The little canon that Kafka reluctantly granted posterity would, indeed, stand; "The Metamorphosis" alone would assure him a place in world literature, though undoubtedly a less prominent place than he enjoys thanks to the mass of his posthumously published novels, tales, parables, aphorisms, and letters. The letter quoted above went on to direct Brod to burn all of Kafka's manuscripts, "without exception and preferably unread." Another note, written later, reiterated the command even more emphatically; and Dora Dymant, the young woman with whom Kafka shared the last year of his life, obediently did destroy those portions of the Kafka hoard within her keeping. But Brod disobeyed. Predictably: while Kafka was alive Brod had often elicited manuscripts from his excessively scrupulous friend and was instrumental in the publication of some few of them. In Brod's words: "he knew with what fanatical veneration I listened to his every word. . . during the whole twenty-two years of our unclouded friendship, I never once threw away the smallest scrap of paper that came from hi
m, no, not even a post card." In a conversation of 1921 he warned Kafka he would burn nothing. And so with good conscience the reverent executor issued to the world The Trial and The Castle -- both novels unfinished and somewhat problematical in their texts but nevertheless magnificently realized — and a host of lesser but still priceless fragments, painstakingly deciphered and edited. Kafka and Shakespeare have this in common: their reputations rest principally on texts they never approved or proofread.

  This volume, then, holds as well many stories in various states of incompletion. Some, like "The Village Schoolmaster" and "Blumfeld, an Elderly Bachelor," seem fatally truncated, their full intentions and final design destined to remain mysterious. In some others, notably "Investigations of a Dog," the author seems to have played out his inspiration without rounding out the story; Kafka's need to explore this conceit of philosophical speculation in a canine world where human beings are somehow unseen ("a sort of canine atheism" one commentator has called the phenomenon) has been happily exhausted before an end is reached. The failure is purely mechanical and we do not feel cheated, since the story's burden of private meaning has been unloaded — there are scarcely any pages in Kafka more sweetly and winningly autobiographical than these. In still other of these uncompleted stories, such as "The Great Wall of China" and "The Burrow," the end is even nearer, and we do not wish for any more. According to Dora Dymant, "The Burrow" had been concluded, in a version she destroyed, with a "scene describing the hero taking up a tense fighting position in expectation of the beast, and the decisive struggle in which the hero succumbs"; though there is poignance in this — "the beast" was Kafka's nickname for his disease, to which he was to succumb within a few months — we are glad to leave the burrowing hero, fussily timorous and blithely carnivorous, where he is, apprehensively poised amid menaces more cosmic and comic than anything his claws could grapple with. "The Burrow" and "The Great Wall of China" belong at the summit of Kafka's oeuvre; their fantastic images are developed with supreme elegance and resonance. The German titles of both contain the word "Bau." Kafka was obsessed with building, with work that is never done, that can never be done, that must always fall short of perfection. His manuscripts show Kafka to have been a fervent worker, "scribbling" (as he called his writing) with a stately steadiness across the page, revising rather little, but ceasing when authenticity no longer seemed to be present, often laying down parallel or even contradictory tracks in search of his prey, and content to leave his works in an "open" state like that of his Great Wall — their segments uncertainly linked, strange gaps left, the ultimate objective shied from as if too blindingly grand. Not to write for money or the coarser forms of glory is common enough among modern avant-gardists; but to abjure aesthetic "finish" itself carries asceticism a step farther, into a realm of protest where such disparate modernists as Eliot and Pound (in the intrinsically fragmentary nature of their poetry) and Rilke and Salinger (in their capacities for silence) keep Kafka company. Incompletion is a quality of his work, a facet of its nobility. His briefest paragraphs and riddles sufficiently possess the adamancy of art.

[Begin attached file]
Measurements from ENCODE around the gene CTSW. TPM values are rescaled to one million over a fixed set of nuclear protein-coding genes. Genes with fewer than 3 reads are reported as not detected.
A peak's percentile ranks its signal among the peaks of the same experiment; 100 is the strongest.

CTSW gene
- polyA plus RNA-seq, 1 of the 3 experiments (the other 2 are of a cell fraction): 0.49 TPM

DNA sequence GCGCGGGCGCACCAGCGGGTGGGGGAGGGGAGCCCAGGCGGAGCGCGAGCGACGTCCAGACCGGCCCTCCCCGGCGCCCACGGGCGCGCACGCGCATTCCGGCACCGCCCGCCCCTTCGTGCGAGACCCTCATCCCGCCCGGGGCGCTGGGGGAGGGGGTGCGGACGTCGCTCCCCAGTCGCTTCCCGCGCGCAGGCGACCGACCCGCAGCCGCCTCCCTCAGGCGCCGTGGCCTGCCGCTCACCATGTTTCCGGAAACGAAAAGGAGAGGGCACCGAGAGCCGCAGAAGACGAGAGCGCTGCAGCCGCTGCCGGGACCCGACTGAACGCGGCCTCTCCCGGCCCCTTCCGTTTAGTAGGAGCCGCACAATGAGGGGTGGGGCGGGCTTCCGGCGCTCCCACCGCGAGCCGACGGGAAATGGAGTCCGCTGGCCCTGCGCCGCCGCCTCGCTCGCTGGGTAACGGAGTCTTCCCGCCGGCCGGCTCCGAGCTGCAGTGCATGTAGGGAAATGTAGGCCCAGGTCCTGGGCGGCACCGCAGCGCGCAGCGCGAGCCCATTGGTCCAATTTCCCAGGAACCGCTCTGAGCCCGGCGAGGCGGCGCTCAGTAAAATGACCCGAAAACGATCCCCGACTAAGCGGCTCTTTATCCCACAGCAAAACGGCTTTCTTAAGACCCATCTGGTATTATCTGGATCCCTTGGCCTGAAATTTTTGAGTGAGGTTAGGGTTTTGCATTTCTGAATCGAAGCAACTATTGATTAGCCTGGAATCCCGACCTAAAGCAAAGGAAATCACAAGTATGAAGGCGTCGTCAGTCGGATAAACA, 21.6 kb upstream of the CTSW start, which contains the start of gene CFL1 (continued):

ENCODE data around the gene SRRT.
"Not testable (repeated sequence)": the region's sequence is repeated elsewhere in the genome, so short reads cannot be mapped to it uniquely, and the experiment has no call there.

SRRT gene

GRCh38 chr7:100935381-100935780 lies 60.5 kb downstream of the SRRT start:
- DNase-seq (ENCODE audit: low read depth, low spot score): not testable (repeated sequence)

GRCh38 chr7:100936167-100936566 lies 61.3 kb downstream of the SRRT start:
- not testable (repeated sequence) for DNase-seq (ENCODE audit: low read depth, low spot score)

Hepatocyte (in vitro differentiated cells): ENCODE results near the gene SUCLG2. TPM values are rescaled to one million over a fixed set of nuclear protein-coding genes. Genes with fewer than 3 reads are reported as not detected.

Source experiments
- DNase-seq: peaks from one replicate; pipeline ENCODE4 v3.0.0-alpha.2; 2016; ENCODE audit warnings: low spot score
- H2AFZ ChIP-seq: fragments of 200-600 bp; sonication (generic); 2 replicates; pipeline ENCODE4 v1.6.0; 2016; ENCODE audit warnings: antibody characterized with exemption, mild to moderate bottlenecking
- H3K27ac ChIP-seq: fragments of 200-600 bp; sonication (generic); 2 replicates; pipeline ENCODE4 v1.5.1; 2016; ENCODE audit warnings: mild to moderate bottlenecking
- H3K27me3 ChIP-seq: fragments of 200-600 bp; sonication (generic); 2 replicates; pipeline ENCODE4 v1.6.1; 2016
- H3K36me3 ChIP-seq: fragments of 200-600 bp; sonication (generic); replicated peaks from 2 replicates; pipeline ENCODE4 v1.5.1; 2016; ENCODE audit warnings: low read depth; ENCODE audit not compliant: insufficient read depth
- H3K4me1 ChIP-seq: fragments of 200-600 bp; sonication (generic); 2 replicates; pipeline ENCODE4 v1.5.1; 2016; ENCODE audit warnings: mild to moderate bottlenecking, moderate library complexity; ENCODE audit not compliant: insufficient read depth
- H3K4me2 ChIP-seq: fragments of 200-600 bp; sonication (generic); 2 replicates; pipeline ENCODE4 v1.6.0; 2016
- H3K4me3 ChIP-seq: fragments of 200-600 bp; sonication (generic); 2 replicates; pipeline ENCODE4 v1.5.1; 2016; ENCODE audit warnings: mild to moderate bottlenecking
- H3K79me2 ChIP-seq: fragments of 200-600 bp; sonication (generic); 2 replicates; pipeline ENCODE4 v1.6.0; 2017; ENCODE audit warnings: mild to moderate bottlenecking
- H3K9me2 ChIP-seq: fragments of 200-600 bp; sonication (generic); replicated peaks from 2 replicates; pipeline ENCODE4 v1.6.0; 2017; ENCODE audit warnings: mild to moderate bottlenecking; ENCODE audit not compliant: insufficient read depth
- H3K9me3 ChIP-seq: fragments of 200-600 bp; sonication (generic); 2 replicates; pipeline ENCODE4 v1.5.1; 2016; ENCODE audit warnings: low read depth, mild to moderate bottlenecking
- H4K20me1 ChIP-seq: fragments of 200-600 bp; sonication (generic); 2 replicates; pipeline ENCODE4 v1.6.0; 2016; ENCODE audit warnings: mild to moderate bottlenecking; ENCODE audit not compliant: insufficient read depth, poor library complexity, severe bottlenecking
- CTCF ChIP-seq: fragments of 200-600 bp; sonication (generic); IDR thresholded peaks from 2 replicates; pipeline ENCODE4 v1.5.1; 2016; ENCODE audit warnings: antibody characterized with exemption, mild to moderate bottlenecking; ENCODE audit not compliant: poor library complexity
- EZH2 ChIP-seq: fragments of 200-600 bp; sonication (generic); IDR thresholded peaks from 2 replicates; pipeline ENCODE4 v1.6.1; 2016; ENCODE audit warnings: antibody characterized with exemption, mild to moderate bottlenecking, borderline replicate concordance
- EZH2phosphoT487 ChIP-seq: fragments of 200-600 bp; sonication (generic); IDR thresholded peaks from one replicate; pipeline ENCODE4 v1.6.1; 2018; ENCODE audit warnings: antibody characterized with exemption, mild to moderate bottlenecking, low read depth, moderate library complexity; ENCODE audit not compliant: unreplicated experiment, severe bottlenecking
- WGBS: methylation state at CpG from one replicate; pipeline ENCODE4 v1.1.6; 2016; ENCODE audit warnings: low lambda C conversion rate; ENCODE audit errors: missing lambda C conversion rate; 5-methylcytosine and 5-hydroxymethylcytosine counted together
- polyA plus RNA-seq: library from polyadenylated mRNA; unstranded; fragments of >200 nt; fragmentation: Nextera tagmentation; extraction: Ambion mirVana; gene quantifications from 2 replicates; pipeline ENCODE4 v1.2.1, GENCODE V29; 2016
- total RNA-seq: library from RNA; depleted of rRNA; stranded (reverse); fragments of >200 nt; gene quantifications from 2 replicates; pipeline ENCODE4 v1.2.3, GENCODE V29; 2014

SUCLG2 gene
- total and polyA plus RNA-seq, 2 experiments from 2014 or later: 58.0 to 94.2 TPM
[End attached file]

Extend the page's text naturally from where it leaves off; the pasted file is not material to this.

Hearing Kafka read aloud from his youthful works "Description of a Struggle" and "Wedding Preparations in the Country" instantly convinced Max Brod that his friend was a genius: "I got the impression immediately that here was no ordinary talent speaking, but a genius." You who are picking up this volume in innocence of the author, however, might do well to skip these first two titles and return to them when initiated. Repeated readings of these grouped fragments have left them, for me, not merely opaque but repellent. "Description" was composed no later than 1904-5, when Kafka was in his early twenties. It is full of contortions both psychological ("I had to restrain myself from putting my arm around his shoulders and kissing him on the eyes as a reward for having absolutely no use for me") and physical ("this thought. . . tormented me so much that while walking I bent my back until my hands reached my knees"; "I screwed up my mouth. . . and supported myself by standing on my right leg while resting the left one on its toes"). There is something of adolescent posturing here, or of those rigid bodily states attendent upon epilepsy and demonic possession. The conversation seems hectic, and the hero and his companions pass a mysterious leg injury back and forth like the ancient Graeae sharing one eye. Self-loathing and self-distrust lurk within all this somatic unease; the "supplicant" prays in church at the top of his voice "in order to be looked at and acquire a body." A certain erotic undercurrent is present also, and in "Wedding Preparations" the hero, Eduard Raban, is proceeding toward his wedding in the country. This narrative at least boasts a discernible direction; but we strongly feel that Raban, for all his dutiful determination, will never get there. The typical Kafkaesque process of non-arrival is underway. And in truth Kafka, though heterosexual, charming, and several times engaged, and furthermore professing that "Marrying, founding a family, accepting all the children that come [is] the utmost a human being can succeed in doing at all," never did manage to get married.